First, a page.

Despite various plots to remove Uhtred from his fortress at Bebbanburg, he remains semi-independent and loyal to Alfred's grandson, Aethelstan. Albeit disposing of some of his enemies in Aethelstan's court on the way. Bebbanburgh is an important border fortress, not only for Aethelstan but also for Constantine of Scotland.

This book concludes with the Battle of Brunanburh in AD 937. Arguably the most important, if little known, battle fought on English soil. Precisely which soil has been the subject of considerable debate over the years, although now largely accepted as in the Wirral thanks to recent archaeology.

On this battlefield, Aethelstan faced up to a coalition of enemies led by Anlaf Guthfrithson, King of Dyflin in Ireland and Constantine of Scotland. Their allies included Strathclyde, the Hebrides, Orkneys and local Norse from Northumbria, Cumbria and the Wirral. We don't know much about the battle other than, in the words of the Anglo-Saxon Chronicle, 'never was there such slaughter in our islands'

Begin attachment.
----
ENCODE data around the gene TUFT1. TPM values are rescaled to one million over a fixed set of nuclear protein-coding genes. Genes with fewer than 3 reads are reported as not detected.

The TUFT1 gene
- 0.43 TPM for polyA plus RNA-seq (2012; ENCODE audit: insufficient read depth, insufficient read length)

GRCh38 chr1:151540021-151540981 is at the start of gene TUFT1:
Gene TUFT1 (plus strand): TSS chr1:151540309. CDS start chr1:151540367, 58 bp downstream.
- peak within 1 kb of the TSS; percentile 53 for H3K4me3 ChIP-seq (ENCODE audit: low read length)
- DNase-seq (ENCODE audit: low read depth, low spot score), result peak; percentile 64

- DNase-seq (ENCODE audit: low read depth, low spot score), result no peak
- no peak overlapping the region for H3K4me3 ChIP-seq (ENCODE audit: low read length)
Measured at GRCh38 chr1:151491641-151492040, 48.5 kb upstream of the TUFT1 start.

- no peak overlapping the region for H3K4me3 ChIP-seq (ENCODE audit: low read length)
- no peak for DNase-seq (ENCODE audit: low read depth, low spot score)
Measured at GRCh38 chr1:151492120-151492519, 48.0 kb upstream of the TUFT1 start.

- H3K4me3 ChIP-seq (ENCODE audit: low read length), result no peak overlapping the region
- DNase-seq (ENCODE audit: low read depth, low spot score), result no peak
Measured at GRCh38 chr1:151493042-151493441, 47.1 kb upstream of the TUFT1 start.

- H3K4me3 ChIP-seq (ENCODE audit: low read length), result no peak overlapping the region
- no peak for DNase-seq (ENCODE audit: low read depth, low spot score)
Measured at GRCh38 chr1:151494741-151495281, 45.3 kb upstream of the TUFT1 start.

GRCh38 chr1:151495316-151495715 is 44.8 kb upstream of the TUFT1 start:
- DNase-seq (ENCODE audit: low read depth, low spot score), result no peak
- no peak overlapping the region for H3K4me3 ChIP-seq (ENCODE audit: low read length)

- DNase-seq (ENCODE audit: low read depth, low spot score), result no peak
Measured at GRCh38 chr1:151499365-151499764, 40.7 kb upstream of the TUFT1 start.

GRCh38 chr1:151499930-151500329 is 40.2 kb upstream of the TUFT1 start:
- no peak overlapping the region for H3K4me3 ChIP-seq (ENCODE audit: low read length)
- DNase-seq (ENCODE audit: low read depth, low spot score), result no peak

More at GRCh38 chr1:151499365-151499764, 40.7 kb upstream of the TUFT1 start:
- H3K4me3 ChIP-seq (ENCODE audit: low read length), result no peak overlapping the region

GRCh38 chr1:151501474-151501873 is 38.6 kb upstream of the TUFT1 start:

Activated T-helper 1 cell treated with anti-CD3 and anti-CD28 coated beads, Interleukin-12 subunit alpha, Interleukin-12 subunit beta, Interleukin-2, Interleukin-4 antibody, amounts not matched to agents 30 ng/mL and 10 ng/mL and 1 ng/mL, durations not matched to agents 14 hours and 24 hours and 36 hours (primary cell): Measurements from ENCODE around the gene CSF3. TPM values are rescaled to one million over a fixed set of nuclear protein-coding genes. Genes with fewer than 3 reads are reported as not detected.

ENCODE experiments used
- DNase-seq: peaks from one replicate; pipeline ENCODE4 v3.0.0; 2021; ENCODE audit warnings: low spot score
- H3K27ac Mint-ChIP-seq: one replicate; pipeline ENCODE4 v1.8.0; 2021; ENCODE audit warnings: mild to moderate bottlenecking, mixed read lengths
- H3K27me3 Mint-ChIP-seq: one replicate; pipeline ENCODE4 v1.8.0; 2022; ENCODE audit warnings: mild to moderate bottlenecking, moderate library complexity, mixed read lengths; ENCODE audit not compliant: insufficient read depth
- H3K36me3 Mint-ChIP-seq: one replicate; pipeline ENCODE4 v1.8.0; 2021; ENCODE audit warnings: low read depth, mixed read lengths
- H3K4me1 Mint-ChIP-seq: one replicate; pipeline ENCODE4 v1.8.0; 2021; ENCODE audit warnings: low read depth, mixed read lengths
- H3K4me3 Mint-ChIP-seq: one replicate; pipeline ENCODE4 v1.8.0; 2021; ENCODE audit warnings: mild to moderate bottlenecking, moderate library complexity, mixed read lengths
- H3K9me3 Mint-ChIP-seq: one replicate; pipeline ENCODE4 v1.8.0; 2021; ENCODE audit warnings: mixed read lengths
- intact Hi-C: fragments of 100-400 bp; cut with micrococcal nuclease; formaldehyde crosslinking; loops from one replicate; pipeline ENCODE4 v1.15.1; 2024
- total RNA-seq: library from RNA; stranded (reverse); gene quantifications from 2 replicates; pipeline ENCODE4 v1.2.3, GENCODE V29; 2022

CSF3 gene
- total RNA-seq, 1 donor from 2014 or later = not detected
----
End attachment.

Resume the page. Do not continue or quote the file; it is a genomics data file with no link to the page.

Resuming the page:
I won't spoil the detail of the plot but needless to say it is another page-turner from the master storyteller. I was watching his interview with Dan Snow on History Hit recently in which he indicated that his next book would be a return to Sharpe. Excellent news!


Vikings and Saxons from my 28mm armies.




Friday, 16 October 2020

Memoirs of a Stuka Pilot

Helmet Mahlke trained as a naval aviator expecting to serve on Germany's planned Zeppelin aircraft carrier. Instead, his unit was transferred to the Luftwaffe and he took part in most of the early war campaigns. He flew the iconic Stuka dive-bomber or properly, the Ju 87 Sturzkampfflugzeug.